Thousands flee homes in Gaza after Israel warns of aerial attack
Hamas rocket lands near Israel's third biggest city, Haifa, 155km from the Gaza Strip
An Israeli soldier on the Israeli-Gaza border yesterday: there was speculation that the intensified bombing was the first stage ahead of an invasion by armoured and infantry units. Photograph: Ilia Yefimovich/Getty Images
In what may be a precursor for a ground offensive, its defence forces yesterday destroyed rocket-launching sites and the homes of local militant commanders.
Before the attacks, Israeli planes dropped leaflets and local residents received phone calls warning that an escalation was imminent and telling them to leave the area. Hamas urged residents to ignore the warnings, which were described as a form of “psychological warfare”.
With thousands of Israeli soldiers stationed along the border, there was speculation that the intensified bombing was the first stage ahead of an invasion by armoured and infantry units.
Propaganda victory Despite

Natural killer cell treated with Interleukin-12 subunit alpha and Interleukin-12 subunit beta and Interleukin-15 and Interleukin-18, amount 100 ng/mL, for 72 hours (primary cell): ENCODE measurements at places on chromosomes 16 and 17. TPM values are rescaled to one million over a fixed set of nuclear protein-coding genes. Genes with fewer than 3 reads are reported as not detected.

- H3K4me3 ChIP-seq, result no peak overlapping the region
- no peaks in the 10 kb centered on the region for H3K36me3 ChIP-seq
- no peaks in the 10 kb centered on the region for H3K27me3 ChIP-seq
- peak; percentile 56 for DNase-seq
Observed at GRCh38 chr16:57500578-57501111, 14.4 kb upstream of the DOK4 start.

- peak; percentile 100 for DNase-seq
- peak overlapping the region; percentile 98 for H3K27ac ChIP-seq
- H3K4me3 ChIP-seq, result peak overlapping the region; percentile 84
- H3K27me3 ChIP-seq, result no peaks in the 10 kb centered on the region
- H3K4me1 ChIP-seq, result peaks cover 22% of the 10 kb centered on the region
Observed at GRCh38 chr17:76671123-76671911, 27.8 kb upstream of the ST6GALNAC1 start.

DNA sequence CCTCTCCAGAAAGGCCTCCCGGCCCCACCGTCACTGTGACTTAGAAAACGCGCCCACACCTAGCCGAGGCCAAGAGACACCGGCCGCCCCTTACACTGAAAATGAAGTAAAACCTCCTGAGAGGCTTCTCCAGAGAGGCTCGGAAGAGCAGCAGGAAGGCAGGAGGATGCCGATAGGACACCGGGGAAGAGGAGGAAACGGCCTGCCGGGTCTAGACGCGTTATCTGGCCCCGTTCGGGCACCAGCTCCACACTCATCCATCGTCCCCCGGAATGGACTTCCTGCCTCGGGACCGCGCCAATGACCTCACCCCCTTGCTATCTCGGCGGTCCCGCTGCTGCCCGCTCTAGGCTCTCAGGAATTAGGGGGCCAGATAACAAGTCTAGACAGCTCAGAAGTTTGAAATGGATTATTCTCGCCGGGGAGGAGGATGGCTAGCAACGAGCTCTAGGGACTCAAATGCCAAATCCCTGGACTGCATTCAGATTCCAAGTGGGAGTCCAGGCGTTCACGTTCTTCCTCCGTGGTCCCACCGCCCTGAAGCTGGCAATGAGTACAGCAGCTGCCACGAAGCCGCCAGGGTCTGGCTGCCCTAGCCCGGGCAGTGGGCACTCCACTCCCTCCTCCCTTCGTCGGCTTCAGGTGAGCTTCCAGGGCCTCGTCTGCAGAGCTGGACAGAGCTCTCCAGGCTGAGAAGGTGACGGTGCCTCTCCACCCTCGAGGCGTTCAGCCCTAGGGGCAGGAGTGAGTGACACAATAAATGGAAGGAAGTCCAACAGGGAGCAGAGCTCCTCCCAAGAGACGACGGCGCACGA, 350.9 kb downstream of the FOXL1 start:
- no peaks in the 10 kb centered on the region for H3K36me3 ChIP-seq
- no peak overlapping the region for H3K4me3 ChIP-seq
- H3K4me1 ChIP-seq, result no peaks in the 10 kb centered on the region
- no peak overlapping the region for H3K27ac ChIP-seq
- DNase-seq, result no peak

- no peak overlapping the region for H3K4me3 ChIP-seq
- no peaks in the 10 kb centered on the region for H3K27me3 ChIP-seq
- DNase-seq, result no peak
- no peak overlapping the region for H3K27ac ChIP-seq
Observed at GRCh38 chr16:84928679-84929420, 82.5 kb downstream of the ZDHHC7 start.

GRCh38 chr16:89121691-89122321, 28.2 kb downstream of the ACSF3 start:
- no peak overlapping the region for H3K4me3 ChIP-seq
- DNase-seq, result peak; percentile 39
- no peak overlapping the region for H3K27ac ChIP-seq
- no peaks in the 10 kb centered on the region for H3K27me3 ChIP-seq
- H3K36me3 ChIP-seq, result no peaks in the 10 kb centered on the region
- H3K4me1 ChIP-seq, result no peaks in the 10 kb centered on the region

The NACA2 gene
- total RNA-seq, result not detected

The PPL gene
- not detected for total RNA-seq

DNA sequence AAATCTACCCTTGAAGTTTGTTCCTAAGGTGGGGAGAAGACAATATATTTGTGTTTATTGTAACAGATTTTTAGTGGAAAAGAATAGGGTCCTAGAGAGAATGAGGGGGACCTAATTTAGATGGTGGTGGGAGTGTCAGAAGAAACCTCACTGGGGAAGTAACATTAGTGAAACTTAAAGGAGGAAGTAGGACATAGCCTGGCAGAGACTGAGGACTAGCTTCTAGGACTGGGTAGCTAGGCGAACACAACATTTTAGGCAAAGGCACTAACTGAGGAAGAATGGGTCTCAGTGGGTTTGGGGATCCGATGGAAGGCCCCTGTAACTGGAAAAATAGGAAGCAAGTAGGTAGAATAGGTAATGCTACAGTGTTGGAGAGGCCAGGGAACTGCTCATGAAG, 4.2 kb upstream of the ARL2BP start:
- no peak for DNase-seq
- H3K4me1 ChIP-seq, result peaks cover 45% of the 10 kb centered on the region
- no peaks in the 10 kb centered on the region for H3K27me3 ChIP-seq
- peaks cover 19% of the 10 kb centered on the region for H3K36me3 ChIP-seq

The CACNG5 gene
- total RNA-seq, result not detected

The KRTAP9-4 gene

relentless Israeli strikes, the militants scored a major propaganda victory, firing a missile that landed in the vicinity of the northern port of Haifa, Israel’s third largest city, 155km (96 miles) from Gaza. The attack means most of Israel’s coastline is now within rocket range of Gaza militants.
After six days of Israel’s Operation Protective Shield, Palestinian sources reported at least 166 dead, including 36 children, with more than 1,000 people wounded, most of them civilians.
Two Israeli women have died from heart attacks running for shelters during air-raid warnings. Although several people have sustained serious injuries, as of last night there have been no Israeli fatalities as a direct result of rocket explosions.
Israel’s Iron Dome anti-missile defence batteries have intercepted the majority of militant projectiles.
Special forces Israeli naval commandos
destroyed a rocket-launching site in the first such raid acknowledged so far by the Israeli military.
President Mahmoud Abbas asked the UN to place Palestinian territory under “international protection”.
Israeli prime minister Binyamin Netanyahu said Israel was hitting Hamas with growing force: “We do not know when this operation will end.”
Initial ceasefire contacts are under way involving mediation efforts by several states. But a truce proposal has still not been drafted and one problem is the failure of the parties to agree on a mediator. Israel insists on Egypt; Hamas wants Qatar or Turkey.
The efforts are expected to step up a gear with today’s arrival in Israel of German foreign minister Frank-Walter Steinmeier, who said the region needs a “coalition of sanity” to end the escalation.
“The . . . suffering of the injured civilians is heartbreaking,” he said.